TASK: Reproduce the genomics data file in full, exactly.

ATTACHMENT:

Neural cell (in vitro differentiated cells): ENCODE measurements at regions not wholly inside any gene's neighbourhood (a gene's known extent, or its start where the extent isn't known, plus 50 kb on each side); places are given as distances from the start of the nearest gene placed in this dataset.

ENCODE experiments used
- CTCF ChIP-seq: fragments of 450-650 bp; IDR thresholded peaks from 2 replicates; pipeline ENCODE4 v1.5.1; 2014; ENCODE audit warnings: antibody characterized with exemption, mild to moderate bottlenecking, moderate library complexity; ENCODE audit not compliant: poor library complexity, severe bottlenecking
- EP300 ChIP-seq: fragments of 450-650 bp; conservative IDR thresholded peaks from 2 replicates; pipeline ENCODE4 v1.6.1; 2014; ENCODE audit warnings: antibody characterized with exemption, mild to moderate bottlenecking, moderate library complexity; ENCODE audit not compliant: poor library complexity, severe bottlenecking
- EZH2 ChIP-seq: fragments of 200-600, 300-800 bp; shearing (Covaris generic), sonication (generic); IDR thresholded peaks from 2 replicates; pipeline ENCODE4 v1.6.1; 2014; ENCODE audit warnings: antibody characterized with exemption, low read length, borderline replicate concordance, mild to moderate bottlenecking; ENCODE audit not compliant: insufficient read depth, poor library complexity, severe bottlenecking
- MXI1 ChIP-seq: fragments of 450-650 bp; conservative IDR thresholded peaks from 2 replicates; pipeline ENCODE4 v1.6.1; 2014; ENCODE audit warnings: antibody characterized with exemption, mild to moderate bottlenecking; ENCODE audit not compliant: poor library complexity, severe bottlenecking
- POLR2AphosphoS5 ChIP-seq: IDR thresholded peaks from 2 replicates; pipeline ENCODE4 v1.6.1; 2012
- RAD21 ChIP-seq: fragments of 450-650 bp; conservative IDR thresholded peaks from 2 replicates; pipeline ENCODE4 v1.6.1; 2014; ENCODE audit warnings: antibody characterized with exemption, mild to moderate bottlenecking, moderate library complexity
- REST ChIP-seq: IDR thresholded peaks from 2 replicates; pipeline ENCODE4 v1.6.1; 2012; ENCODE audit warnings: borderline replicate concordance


Neural cell (in vitro differentiated cells): ENCODE measurements at regions not wholly inside any gene's neighbourhood (a gene's known extent, or its start where the extent isn't known, plus 50 kb on each side); places are given as distances from the start of the nearest gene placed in this dataset.

ENCODE experiments used
- CTCF ChIP-seq: fragments of 450-650 bp; IDR thresholded peaks from 2 replicates; pipeline ENCODE4 v1.5.1; 2014; ENCODE audit warnings: antibody characterized with exemption, mild to moderate bottlenecking, moderate library complexity; ENCODE audit not compliant: poor library complexity, severe bottlenecking
- EP300 ChIP-seq: fragments of 450-650 bp; conservative IDR thresholded peaks from 2 replicates; pipeline ENCODE4 v1.6.1; 2014; ENCODE audit warnings: antibody characterized with exemption, mild to moderate bottlenecking, moderate library complexity; ENCODE audit not compliant: poor library complexity, severe bottlenecking
- EZH2 ChIP-seq: fragments of 200-600, 300-800 bp; shearing (Covaris generic), sonication (generic); IDR thresholded peaks from 2 replicates; pipeline ENCODE4 v1.6.1; 2014; ENCODE audit warnings: antibody characterized with exemption, low read length, borderline replicate concordance, mild to moderate bottlenecking; ENCODE audit not compliant: insufficient read depth, poor library complexity, severe bottlenecking
- MXI1 ChIP-seq: fragments of 450-650 bp; conservative IDR thresholded peaks from 2 replicates; pipeline ENCODE4 v1.6.1; 2014; ENCODE audit warnings: antibody characterized with exemption, mild to moderate bottlenecking; ENCODE audit not compliant: poor library complexity, severe bottlenecking
- POLR2AphosphoS5 ChIP-seq: IDR thresholded peaks from 2 replicates; pipeline ENCODE4 v1.6.1; 2012
- RAD21 ChIP-seq: fragments of 450-650 bp; conservative IDR thresholded peaks from 2 replicates; pipeline ENCODE4 v1.6.1; 2014; ENCODE audit warnings: antibody characterized with exemption, mild to moderate bottlenecking, moderate library complexity
- REST ChIP-seq: IDR thresholded peaks from 2 replicates; pipeline ENCODE4 v1.6.1; 2012; ENCODE audit warnings: borderline replicate concordance